Common Misdemeanor Crimes and Sentences in North Carolina

Misdemeanor Charges and PenaltiesIn North Carolina, there are two categories of crimes: felonies and misdemeanors. Felonies are the most serious offenses, and a conviction can result in a lengthy prison sentence and fines. You may be relieved if you are charged with committing a more “minor” misdemeanor crime. However, you would be making a big mistake to not take your misdemeanor charge seriously. A conviction could still result in harsh consequences—including a permanent criminal record.

What Are Common Misdemeanor Crimes That You Could Be Charged With Committing?

Misdemeanors are divided into four categories in North Carolina, depending on the severity of the offense. These classifications and common crimes that fall into each category include:

  • Class 3 Misdemeanor. This is the least serious type of misdemeanor offense. Common crimes that fall within this classification include shoplifting, simple possession marijuana, which is less than 0.02 ounces, second-degree trespassing, and some city and county ordinance violations.
  • Class 2 Misdemeanor. Simple assault, disorderly conduct, reckless driving, and unlawfully carrying a concealed weapon are a few of the crimes you could be charged with that are Class 2 misdemeanors.
  • Class 1 Misdemeanor. Class 1 misdemeanors are more serious crimes, like larceny and possession of stolen property, breaking or entering, and soliciting a prostitute.
  • Class A1 Misdemeanor. Class A1 misdemeanors are the most serious misdemeanor crimes that you could be charged with. Examples in this classification include assault on a female, assault with a deadly weapon, child abuse, and sexual battery.

What Penalties Could You Face If You Are Convicted of a Misdemeanor?

You could face three different types of penalties if you are convicted of a misdemeanor crime. They include the following:

  • Active Punishment. Active punishment involves a jail sentence that you would serve in a local jail or other confinement facility.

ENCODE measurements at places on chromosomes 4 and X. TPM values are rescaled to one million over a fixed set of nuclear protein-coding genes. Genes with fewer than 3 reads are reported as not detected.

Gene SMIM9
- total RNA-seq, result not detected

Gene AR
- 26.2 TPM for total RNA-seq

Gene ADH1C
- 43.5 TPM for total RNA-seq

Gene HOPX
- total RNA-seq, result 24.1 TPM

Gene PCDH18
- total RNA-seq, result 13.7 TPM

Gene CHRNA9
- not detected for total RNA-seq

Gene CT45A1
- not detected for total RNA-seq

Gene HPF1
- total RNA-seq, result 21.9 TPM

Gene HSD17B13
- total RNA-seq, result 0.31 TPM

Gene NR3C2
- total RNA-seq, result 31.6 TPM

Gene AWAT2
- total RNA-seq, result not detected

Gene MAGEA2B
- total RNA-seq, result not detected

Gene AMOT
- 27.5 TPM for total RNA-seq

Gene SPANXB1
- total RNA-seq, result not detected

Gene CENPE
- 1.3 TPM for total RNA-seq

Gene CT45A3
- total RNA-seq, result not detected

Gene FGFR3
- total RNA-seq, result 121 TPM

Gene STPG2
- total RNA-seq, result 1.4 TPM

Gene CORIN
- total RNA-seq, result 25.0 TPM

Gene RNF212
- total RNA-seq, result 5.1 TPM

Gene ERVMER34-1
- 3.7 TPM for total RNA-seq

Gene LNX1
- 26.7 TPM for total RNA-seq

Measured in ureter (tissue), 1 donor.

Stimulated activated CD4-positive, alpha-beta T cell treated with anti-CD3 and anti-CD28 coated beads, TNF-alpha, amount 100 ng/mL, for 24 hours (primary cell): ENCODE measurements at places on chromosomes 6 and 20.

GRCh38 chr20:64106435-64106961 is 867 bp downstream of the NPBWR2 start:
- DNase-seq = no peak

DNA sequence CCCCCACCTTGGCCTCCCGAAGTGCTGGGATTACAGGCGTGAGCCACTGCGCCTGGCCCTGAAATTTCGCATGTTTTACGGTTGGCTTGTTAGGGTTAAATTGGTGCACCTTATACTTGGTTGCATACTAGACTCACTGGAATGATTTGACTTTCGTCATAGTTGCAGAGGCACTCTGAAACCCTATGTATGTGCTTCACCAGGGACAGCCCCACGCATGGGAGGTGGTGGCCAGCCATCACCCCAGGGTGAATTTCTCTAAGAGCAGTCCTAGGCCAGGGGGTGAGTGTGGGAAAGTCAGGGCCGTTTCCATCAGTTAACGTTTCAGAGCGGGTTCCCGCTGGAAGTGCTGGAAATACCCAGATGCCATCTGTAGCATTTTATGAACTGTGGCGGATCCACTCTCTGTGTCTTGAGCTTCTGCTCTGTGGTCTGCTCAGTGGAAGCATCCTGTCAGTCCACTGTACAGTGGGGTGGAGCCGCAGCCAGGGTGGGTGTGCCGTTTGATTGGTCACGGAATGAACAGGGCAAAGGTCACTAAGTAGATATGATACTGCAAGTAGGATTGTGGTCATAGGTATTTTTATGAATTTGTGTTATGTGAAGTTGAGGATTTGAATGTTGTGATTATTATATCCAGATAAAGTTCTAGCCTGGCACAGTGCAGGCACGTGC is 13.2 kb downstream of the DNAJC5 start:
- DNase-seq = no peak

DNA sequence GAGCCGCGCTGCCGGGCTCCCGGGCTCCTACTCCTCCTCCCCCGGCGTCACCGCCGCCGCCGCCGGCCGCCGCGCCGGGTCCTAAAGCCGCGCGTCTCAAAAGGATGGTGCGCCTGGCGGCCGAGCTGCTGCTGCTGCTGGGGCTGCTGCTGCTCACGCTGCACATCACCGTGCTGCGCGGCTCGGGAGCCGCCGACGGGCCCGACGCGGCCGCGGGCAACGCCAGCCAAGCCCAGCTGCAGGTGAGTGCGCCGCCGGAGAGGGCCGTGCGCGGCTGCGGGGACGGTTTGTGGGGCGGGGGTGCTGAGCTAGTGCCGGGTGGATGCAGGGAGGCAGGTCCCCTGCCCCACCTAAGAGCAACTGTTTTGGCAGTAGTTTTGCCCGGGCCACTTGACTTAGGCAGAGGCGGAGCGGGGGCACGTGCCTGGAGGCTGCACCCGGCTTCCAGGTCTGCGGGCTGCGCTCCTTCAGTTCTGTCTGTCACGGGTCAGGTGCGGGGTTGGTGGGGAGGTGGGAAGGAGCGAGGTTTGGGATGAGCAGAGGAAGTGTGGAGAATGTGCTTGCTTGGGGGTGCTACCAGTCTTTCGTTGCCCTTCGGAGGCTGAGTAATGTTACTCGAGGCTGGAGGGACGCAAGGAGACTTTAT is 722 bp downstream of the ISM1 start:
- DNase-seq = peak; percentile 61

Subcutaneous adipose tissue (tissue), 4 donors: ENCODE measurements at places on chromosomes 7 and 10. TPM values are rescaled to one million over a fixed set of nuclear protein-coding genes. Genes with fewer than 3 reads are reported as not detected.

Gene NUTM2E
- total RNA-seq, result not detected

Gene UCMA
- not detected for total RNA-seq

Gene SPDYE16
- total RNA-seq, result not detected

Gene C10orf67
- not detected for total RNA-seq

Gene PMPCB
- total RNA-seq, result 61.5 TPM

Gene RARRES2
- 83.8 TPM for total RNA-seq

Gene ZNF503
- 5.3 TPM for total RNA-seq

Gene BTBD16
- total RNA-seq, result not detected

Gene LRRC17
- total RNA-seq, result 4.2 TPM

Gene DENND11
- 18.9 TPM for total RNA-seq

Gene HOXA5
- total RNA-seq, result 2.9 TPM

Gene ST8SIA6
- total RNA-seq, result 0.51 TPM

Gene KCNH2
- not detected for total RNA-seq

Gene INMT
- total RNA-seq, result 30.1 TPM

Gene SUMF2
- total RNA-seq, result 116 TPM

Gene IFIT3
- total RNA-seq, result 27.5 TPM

• Intermediate Punishment. You could face an intermediate punishment if the judge sentences you to supervised probation. Terms of your probation could include house arrest with electronic monitoring, drug treatment court, satellite based monitoring, and some small periods of time in a jail or other confinement facility.
  • Community Punishment. Community punishment does not include jail time. You would most likely face a fine, possible probation, or community service.

North Carolina’s sentencing is based on a sentencing range for the crime’s misdemeanor classification and the person’s prior conviction level—his criminal history record. Your sentence will be based in part on one of these prior conviction levels:

  • Level I – No prior convictions.
  • Level II – One through four prior convictions.
  • Level III – Five or more convictions.

Once your prior conviction level is established, the judge would sentence you based on the range of sentence for the misdemeanor classification that your crime falls within. If your prior criminal history fell within a Level II or Level III conviction level, your sentence would be more severe than if you were classified into Level I. Your possible sentence could include the following:

  • Class 3 Misdemeanors. You could be sentenced to 1 to 30 days of active, intermediate, or community punishment. The maximum penalty would be 30 days in jail and a $200 fine.
  • Class 2 Misdemeanors. The sentence for a Class 2 misdemeanor is 1 to 60 days of active, intermediate, or community punishment, with the maximum penalty being 60 days in jail and a fine of $1,000.
  • Class 1 Misdemeanors. The sentencing range is 1 to 120 days of active, intermediate, or community punishment. The maximum jail time you could face would be 120 days. There is no maximum fine that could be assessed. This is completely in the judge’s discretion.
  • Class A1 Misdemeanors. You could be sentenced to 1 to 150 days of active, intermediate, or community punishment, with a maximum jail sentence of 150 days. Like with a Class 1 misdemeanor, the judge would have complete discretion on the amount of the fine you could have to pay.

Even if you believe you are guilty of the misdemeanor offense that you are charged with committing, you need the help of an experienced criminal defense attorney. You could have defenses to the charges that may result in them being dismissed or reduced to a less serious offense with fewer consequences. An attorney can determine these defenses and use them to fight the charges that you face. Start an online chat today to schedule your free, no-obligation consultation.